Walking into the Summer Hill Childcare Centre, it's clear that the children and workers alike are busy and happy. I went to meet the centre's director, Roberta de Souza, to find out more about child care in the inner west of Sydney.
Sitting among the children, who range from three to five years old, de Souza was critical of government policy, which she said undervalues childcare workers.
“It supports nurses, fire fighters, ambulance drivers. But we are also providing an important service – to future adults.”
Research shows that zero to eight years are the most important time for language and learning, but childcare workers are still being paid as if they were babysitters.
She makes it her business to satiate the children's appetite for inquisitiveness and learning by taking her classes on excursions to the Opera House, the Blue Mountains and the Sydney Theatre Company. She’s even taken them to “experience Yum Cha” in Chinatown. She had just returned from a visit to the museum at the University of Sydney when I visited.
De Souza said there was a shortage of qualified childcare workers because “most early childcare teachers end up leaving and going to schools”. They cannot survive in pre-school care. “We are not ‘baby sitters’. We are educators.”
“We want to provide quality care, but it's very hard without teachers and teachers will leave the industry if their pay isn't improved.”
Parents know the importance of good child care, and when a centre has a reputation like de Sousa’s the waiting list grows and grows. The not-for-profit centre has a waiting list of 400 people. It only has space for 25.
United Voice union has launched a campaign for early childcare educators to receive professional wages. The “Big Steps” campaign plans to build a coalition of educators, parents and community members to make it a central issue in the next year's election.
“By accepting low wages, dedicated educators and directors are subsidising the sector and making early childhood education ‘affordable’. We can’t continue to do that”, the union says.
The inner west is bursting with young families – where parents are mostly professionals – and there are not enough childcare places to meet demand. De Souza said she is totally opposed to the federal government’s subsidisation of private childcare centres. “Why can’t the government subsidise community sector wages instead?”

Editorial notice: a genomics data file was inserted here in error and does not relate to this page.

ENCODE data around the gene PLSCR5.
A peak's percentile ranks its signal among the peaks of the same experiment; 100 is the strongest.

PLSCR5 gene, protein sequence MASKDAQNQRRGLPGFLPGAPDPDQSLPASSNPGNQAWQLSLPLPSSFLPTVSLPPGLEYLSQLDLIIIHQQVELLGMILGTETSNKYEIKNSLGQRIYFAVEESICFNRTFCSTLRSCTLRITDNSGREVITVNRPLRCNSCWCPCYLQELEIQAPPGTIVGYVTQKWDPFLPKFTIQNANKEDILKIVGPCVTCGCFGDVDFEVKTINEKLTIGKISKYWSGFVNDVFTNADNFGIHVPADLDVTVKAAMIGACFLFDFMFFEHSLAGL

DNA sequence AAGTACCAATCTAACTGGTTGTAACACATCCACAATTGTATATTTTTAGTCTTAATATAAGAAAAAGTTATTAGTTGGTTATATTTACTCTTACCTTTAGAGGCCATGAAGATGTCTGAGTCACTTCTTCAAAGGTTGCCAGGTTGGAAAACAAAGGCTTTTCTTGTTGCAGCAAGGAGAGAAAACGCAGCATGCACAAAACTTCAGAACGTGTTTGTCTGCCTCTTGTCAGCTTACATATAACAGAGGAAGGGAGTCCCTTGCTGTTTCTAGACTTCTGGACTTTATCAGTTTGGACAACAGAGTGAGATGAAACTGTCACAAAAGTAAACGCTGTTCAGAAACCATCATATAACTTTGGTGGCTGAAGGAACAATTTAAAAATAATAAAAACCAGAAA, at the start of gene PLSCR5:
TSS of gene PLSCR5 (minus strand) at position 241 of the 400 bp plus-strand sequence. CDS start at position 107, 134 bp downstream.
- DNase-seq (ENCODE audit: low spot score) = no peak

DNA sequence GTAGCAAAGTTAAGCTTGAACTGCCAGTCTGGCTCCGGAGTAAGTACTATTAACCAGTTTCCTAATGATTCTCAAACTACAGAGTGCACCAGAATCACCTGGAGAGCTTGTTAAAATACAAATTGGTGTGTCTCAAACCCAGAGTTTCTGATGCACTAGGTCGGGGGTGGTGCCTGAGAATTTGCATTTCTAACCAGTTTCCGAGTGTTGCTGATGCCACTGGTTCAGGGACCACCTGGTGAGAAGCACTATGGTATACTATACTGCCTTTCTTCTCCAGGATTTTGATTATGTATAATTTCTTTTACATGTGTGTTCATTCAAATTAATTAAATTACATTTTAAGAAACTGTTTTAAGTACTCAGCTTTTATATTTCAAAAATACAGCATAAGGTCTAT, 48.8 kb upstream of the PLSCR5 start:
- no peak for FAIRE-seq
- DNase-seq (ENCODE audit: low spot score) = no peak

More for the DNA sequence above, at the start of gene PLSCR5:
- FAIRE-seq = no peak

“When we lost the operational subsidy [under the John Howard Coalition government in 1997], things started to get really hard.”
The federal Labor government had started the pro-privatisation push in 1989 by extending the childcare subsidy to the private sector. This led to a huge growth in private centres. A 2010 report from the Office of Early Childhood Education and Child Care said 64% of childcare centres were privately run.
“We cannot compete with the ABC Learnings of the world, or other childcare multinationals. For community-based centres, funding is critical,” de Souza said.
Various prospective councillors in the inner-west have declared childcare a priority. But councils only support a handful of early childhood centres, and increasingly point people to long day care, also privatised.
“There are simply not enough community based childcare centres in the inner-west because properties are just too expensive ... This is crazy.”
De Souza said quality child care was important for women as well. “There are a lot of tertiary educated women living in the inner west – and most are in the workforce, or have been.
“When women stay at home looking after their babies and children, they are penalised for not being in work – they miss out on promotions. But many want to work, as well as be mothers. And why shouldn't they?”
The Socialist Alliance supports the United Voice Big Steps campaign and free, quality child care. Councils should fund community not-for-profit child care and campaign for more state government funding, and oppose the creeping privatisation of the sector.
[Pip Hinman is a Socialist Alliance candidate for Wali in the Marrickville council elections on September 8.]